"I know who won those seven Tours, my team-mates know who won those seven Tours, and everyone I competed against knows who won those seven Tours."

That's all very well, Lance, but we, the public, still don't know who won those races. One thing's for sure — from now on, journalists will have to think twice when describing Armstrong as a "seven-time Tour de France champion".

But if cycling is going to go and employ the same method that has declared in recent years Oscar Pereiro the winner of the 2006 Tour, Andy Schleck the 2010 Tour winner and Michele Scarponi the 2011 Giro d'Italia champion, then we're going to have to get used to Jan Ullrich — of all people — being described as a "four-time Tour winner".

No one in the cycling world will welcome with open arms handed-down titles to Ullrich, Alex Zuelle, Andreas Kloeden, Joseba Beloki and Ivan Basso.

Prize money — an estimated $5m — is to be repaid, but what about the 22 cuddly Credit Lyonnais lions that Armstrong picked up as a stage winner in all those years?

As for Johan Bruyneel, the man in charge of Armstrong's winning teams, will he ever actually be ordered to change the tag-line of his own personal website so that it doesn't boast "9X WINNING TOUR DE FRANCE SPORTS DIRECTOR"?

So many questions, so few answers.

Once again, the whole thing has become a complete and utter farce — and in the words of Eurosport commentator David Harmon, it's an "appallingly unsatisfactory situation" in which only two riders from the top five in Tours from 1999 to 2005 (that's to say, the Armstrong years) have never been linked to doping.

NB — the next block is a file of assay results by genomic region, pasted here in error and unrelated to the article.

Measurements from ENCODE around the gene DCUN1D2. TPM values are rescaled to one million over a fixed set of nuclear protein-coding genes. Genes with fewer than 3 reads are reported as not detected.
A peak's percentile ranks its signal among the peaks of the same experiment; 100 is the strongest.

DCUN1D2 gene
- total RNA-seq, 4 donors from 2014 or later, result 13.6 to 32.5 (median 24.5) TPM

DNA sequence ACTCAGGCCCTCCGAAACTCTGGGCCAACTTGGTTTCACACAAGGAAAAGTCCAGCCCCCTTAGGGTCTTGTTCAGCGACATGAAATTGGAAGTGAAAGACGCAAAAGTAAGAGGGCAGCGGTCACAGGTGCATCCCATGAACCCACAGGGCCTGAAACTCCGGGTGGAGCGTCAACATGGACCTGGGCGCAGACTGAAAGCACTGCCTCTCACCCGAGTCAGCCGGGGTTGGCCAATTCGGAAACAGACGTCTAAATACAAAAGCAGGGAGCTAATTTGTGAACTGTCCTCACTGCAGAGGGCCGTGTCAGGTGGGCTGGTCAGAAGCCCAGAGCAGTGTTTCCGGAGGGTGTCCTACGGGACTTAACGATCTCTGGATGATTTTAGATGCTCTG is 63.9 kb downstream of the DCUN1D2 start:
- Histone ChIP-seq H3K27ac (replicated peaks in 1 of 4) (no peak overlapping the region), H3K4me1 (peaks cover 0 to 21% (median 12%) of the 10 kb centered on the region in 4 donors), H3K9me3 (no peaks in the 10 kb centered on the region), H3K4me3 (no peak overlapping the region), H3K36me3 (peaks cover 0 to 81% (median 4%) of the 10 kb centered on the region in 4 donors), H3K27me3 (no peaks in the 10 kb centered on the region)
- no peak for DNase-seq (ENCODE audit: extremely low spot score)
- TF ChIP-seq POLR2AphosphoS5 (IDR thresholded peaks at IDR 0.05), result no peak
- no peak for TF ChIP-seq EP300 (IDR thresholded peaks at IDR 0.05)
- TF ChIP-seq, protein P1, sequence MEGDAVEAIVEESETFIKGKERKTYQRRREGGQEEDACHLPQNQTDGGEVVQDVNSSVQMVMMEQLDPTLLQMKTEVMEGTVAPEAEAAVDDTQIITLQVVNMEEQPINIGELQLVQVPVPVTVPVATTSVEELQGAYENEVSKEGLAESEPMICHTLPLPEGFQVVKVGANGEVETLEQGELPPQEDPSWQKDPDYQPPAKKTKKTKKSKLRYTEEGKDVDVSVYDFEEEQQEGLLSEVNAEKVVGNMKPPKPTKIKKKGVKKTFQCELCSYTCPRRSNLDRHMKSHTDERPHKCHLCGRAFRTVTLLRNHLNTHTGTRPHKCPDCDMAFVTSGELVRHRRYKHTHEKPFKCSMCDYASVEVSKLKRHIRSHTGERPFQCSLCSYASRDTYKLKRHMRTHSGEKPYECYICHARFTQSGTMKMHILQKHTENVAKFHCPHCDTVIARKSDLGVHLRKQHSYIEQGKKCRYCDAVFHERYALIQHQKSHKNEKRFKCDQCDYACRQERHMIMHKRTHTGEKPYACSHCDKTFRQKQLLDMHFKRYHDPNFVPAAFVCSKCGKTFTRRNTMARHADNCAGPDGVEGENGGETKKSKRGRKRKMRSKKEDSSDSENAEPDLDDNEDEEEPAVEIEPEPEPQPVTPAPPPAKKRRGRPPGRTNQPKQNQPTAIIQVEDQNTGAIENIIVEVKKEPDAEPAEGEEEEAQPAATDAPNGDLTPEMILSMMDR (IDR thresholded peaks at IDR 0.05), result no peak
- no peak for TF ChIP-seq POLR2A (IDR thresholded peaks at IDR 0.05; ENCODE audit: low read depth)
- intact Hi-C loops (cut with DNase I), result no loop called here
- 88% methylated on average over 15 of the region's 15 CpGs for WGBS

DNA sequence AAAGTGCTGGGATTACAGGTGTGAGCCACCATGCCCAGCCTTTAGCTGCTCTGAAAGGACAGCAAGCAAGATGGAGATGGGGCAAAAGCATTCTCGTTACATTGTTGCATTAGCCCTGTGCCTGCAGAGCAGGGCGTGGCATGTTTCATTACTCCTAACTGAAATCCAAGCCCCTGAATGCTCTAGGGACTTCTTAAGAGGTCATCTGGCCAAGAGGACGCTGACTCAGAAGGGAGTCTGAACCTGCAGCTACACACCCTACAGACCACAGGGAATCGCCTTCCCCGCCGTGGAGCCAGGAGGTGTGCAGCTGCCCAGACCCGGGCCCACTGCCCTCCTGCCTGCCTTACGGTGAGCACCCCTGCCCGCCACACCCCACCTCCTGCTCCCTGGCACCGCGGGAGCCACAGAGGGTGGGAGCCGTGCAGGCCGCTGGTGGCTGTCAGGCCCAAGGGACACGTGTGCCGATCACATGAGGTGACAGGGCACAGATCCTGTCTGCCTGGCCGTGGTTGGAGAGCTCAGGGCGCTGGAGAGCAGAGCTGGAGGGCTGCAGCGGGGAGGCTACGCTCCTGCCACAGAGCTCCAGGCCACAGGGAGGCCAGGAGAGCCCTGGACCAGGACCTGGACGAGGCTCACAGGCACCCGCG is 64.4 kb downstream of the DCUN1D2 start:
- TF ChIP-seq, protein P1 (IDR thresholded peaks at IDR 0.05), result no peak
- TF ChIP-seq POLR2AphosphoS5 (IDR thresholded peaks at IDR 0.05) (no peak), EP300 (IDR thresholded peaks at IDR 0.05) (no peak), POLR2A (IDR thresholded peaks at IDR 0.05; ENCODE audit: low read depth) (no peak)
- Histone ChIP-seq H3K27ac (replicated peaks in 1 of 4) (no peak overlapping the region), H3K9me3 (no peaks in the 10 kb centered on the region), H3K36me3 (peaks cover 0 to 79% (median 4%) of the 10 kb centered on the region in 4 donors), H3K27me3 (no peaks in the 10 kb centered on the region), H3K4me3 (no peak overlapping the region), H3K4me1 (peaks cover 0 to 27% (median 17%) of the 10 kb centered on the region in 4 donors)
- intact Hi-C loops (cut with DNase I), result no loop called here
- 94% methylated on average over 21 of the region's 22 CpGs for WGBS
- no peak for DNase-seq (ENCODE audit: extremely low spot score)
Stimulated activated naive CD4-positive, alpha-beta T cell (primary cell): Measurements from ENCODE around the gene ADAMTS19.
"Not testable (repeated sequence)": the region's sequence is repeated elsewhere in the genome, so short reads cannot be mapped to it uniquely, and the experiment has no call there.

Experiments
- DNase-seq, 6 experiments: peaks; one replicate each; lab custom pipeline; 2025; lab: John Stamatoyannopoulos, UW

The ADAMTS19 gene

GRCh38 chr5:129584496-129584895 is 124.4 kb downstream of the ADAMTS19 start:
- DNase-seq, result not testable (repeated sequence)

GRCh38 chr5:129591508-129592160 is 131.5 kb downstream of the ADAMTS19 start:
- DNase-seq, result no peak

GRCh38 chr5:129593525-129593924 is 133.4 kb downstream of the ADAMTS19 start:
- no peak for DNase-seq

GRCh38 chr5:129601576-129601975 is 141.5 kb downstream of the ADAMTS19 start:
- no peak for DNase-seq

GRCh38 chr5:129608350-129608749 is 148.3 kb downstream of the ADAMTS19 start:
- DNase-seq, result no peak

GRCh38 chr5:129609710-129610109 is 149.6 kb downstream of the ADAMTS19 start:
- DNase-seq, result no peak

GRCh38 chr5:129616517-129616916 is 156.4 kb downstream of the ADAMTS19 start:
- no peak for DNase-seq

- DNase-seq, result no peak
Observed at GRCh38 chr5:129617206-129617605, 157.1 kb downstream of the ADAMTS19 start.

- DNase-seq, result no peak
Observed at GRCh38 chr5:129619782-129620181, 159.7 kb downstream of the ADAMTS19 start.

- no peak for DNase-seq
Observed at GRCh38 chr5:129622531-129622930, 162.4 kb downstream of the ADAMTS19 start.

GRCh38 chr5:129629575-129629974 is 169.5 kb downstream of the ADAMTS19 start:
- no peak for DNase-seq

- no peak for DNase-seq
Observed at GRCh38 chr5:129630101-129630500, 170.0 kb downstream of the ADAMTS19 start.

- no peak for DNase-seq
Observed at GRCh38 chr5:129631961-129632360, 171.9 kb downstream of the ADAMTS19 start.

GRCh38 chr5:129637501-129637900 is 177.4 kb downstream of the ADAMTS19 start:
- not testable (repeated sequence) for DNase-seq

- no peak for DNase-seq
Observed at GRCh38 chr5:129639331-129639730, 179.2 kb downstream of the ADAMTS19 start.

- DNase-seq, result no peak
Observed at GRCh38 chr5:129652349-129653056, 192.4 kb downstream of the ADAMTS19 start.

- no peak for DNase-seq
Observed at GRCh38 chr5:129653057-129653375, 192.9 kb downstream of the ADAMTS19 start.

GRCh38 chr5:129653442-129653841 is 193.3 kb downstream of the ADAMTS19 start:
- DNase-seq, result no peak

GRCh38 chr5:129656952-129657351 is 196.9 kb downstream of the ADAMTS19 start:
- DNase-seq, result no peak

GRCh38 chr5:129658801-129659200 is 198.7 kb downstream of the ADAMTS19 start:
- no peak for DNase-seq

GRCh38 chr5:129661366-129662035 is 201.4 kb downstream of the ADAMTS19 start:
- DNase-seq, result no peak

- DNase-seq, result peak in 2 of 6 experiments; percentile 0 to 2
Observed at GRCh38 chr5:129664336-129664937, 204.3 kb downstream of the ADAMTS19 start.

Rather than playing a futile game of hand-me-down, surely it would be a better signal to the sport to see those years completely vacated of a winner, creating a seven-year void that will serve in the future to remind cycling of its dark days.

But even then, when do you stop? What about the dubious results either side of Armstrong's years of dominance? Indeed, Armstrong made a comeback to the sport in 2009 and finished third in the Tour de France, denying Bradley Wiggins a place on the podium. Given what we know now — and USADA claims it holds evidence of blood doping even in those years — the audacity of Armstrong in returning to a sport that he had effectively duped for seven years seems unforgivable.

It's hard to know where to go from here. The French newspaper L'Express published an article on the morning after Armstrong give up the fight in which it published quotes from a French journalist expressing his opinion that 92% of winners of the Tour in the 40 years between 1967 and 2007 were dopers.

The journalist said that after in-depth investigations he had found that 35% of riders who competed during those years had at least once broken the rules or been linked to doping. "It gets worse the higher up you get in the classification," said Pierre Ballester. "It rises to 60% of riders who finished in the top 10, 75% who made the podium and 92% of winners."